Car ads banned for encouraging unsafe driving

12.33 | 24 October 2018 | | 2 comments

Three UK carmakers have had their advertising campaigns banned for encouraging unsafe driving.

The Advertising Standards Authority (ASA) today (24 Oct) ruled against Ford, Fiat and Nissan.

The Ford ad, shown in cinemas and on YouTube, featured a voice-over which stated: “Do not go gentle into that goodnight. Old age should burn and rave at close of day. Rage. Rage against the dying of the light” – while showing typical office frustrations such as a jammed photocopier and spilt coffee.

A total of 12 viewers complained that the ad showed driving as a way of releasing anger.

Ford told the ASA that the word ‘rage’ was not used to convey anger or aggression, but passion and enthusiasm – adding the ads did not show any scenes of road rage.

However, the ASA said the ad depicted characters releasing their anger while driving and that the voice-over reinforced that ‘by encouraging motorists to drive in an aggressive manner’.

The Nissan TV ad showed a car braking after a pedestrian stepped in front of it. Nissan said the purpose was to demonstrate the car’s ‘intelligent technology and safety features’.

The carmaker added that the driver in the ad was ‘at all times driving within the applicable speed limits’.

A complaint challenged whether the ad encouraged dangerous driving by exaggerating the benefit of the vehicle’s safety features and condoned irresponsible driving by showing the car being driven at excessive speeds.

The ASA ruled in the complainant’s favour – saying that the ad ‘implied the character had increased the speed of the vehicle because they were in a rush’.

The Fiat ad, featured on YouTube, showed cars driving on a track which the carmaker said was ‘designed to emulate the Hot Wheels children’s toy cars game’.

Fiat added the ad was not targeted at UK consumers and was ‘fantastical in nature’.

The complainant challenged whether the ad was irresponsible because it portrayed cars being driven at high speeds and racing, and condoned or encouraged unsafe or irresponsible driving.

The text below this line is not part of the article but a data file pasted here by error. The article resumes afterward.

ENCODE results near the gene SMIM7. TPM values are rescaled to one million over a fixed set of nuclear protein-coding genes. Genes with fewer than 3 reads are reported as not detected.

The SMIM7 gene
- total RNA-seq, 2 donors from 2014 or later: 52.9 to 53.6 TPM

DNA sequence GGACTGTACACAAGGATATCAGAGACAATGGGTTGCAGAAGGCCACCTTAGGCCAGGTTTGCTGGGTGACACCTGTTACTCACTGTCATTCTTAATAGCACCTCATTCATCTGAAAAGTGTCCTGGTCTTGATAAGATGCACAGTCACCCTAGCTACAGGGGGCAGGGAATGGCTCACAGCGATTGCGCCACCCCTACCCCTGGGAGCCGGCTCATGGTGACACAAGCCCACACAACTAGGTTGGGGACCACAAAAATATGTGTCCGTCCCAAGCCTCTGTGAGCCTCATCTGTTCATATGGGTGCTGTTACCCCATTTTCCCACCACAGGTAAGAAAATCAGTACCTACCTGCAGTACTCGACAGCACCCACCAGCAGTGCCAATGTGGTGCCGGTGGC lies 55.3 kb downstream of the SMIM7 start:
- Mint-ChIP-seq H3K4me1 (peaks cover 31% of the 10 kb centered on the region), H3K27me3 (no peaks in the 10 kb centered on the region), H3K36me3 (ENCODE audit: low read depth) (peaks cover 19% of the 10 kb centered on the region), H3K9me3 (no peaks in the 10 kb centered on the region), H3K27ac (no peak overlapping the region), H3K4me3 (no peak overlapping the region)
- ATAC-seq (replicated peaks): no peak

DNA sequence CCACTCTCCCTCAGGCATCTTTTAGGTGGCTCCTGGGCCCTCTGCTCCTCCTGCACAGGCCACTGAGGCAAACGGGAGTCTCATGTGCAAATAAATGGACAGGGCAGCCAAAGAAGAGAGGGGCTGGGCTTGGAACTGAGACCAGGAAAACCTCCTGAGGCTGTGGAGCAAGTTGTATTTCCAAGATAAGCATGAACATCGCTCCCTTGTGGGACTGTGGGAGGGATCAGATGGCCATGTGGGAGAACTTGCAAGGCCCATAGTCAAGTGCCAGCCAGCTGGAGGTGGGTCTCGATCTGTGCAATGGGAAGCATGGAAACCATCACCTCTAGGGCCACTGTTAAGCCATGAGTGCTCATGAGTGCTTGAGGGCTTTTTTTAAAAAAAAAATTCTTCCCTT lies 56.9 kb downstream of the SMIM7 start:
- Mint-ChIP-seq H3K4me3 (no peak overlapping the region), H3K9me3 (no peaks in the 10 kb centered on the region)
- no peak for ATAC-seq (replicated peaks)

Again, the ASA ruled in favour of the complainant, saying the ad had been served to UK consumers and the association with Hot Wheels ‘would not be immediately obvious to or understood by many consumers’.

The ASA added that the ad ‘portrayed the cars racing and being driven in a manner that condoned or encouraged unsafe or irresponsible driving’.



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    I think some car purchasers are essentially buying an image to reinforce what they perceive their status to be and the manufacturers brief to the ad agencies reflects this. Whether the car is actually any better than the cheaper, less prestigious brand is probably secondary so some purchasers.

    Hugh Jones
    Agree (0) | Disagree (0)

    I should think so to. Those within the advertising should be taken to book if they are found to be encouraging dangerous practises to members of the public.

    I personally would like to see You tube remove some outdated ‘Advanced Riding’ videos that are well past there sell by date and are still encouraging overtakes and off siding which are no o longer in the Police Roadcraft Manual for prospective Advanced Riders. Will they do this no they wont.

    Its no wonder that we still have a high mortality rate amongst motorcycle on our roads if ordinary folk are encouraged to perform dangerous practises or procedures.

    Agree (1) | Disagree (0)

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